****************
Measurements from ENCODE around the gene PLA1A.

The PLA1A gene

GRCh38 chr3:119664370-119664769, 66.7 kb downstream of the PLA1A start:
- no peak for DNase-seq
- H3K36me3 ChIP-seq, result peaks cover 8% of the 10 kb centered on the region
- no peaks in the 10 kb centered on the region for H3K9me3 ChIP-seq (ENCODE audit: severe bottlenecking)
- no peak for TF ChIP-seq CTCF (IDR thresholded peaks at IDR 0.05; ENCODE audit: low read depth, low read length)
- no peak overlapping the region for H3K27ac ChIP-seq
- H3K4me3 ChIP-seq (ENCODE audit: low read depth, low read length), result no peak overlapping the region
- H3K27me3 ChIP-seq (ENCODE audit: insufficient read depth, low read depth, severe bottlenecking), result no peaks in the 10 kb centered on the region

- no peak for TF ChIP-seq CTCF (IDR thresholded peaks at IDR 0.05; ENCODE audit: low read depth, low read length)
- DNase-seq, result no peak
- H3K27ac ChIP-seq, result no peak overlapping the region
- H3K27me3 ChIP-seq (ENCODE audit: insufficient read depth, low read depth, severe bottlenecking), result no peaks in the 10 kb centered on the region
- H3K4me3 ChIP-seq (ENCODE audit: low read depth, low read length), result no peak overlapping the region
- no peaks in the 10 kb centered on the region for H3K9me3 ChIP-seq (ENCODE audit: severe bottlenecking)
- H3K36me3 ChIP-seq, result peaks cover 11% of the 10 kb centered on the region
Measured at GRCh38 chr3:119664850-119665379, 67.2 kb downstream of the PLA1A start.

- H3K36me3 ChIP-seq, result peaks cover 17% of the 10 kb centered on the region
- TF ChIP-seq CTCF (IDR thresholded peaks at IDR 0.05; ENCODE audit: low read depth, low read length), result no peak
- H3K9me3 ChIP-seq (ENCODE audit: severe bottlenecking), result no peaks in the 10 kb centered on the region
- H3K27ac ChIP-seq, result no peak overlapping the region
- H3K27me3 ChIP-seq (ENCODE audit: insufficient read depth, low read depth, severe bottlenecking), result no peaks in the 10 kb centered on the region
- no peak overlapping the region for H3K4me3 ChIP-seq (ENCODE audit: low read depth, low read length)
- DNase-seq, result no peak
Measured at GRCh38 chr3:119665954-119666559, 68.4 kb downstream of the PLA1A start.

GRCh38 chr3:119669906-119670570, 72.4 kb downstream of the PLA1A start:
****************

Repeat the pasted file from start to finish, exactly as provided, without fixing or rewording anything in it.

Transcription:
Measurements from ENCODE around the gene PLA1A.

The PLA1A gene

GRCh38 chr3:119664370-119664769, 66.7 kb downstream of the PLA1A start:
- no peak for DNase-seq
- H3K36me3 ChIP-seq, result peaks cover 8% of the 10 kb centered on the region
- no peaks in the 10 kb centered on the region for H3K9me3 ChIP-seq (ENCODE audit: severe bottlenecking)
- no peak for TF ChIP-seq CTCF (IDR thresholded peaks at IDR 0.05; ENCODE audit: low read depth, low read length)
- no peak overlapping the region for H3K27ac ChIP-seq
- H3K4me3 ChIP-seq (ENCODE audit: low read depth, low read length), result no peak overlapping the region
- H3K27me3 ChIP-seq (ENCODE audit: insufficient read depth, low read depth, severe bottlenecking), result no peaks in the 10 kb centered on the region

- no peak for TF ChIP-seq CTCF (IDR thresholded peaks at IDR 0.05; ENCODE audit: low read depth, low read length)
- DNase-seq, result no peak
- H3K27ac ChIP-seq, result no peak overlapping the region
- H3K27me3 ChIP-seq (ENCODE audit: insufficient read depth, low read depth, severe bottlenecking), result no peaks in the 10 kb centered on the region
- H3K4me3 ChIP-seq (ENCODE audit: low read depth, low read length), result no peak overlapping the region
- no peaks in the 10 kb centered on the region for H3K9me3 ChIP-seq (ENCODE audit: severe bottlenecking)
- H3K36me3 ChIP-seq, result peaks cover 11% of the 10 kb centered on the region
Measured at GRCh38 chr3:119664850-119665379, 67.2 kb downstream of the PLA1A start.

- H3K36me3 ChIP-seq, result peaks cover 17% of the 10 kb centered on the region
- TF ChIP-seq CTCF (IDR thresholded peaks at IDR 0.05; ENCODE audit: low read depth, low read length), result no peak
- H3K9me3 ChIP-seq (ENCODE audit: severe bottlenecking), result no peaks in the 10 kb centered on the region
- H3K27ac ChIP-seq, result no peak overlapping the region
- H3K27me3 ChIP-seq (ENCODE audit: insufficient read depth, low read depth, severe bottlenecking), result no peaks in the 10 kb centered on the region
- no peak overlapping the region for H3K4me3 ChIP-seq (ENCODE audit: low read depth, low read length)
- DNase-seq, result no peak
Measured at GRCh38 chr3:119665954-119666559, 68.4 kb downstream of the PLA1A start.

GRCh38 chr3:119669906-119670570, 72.4 kb downstream of the PLA1A start: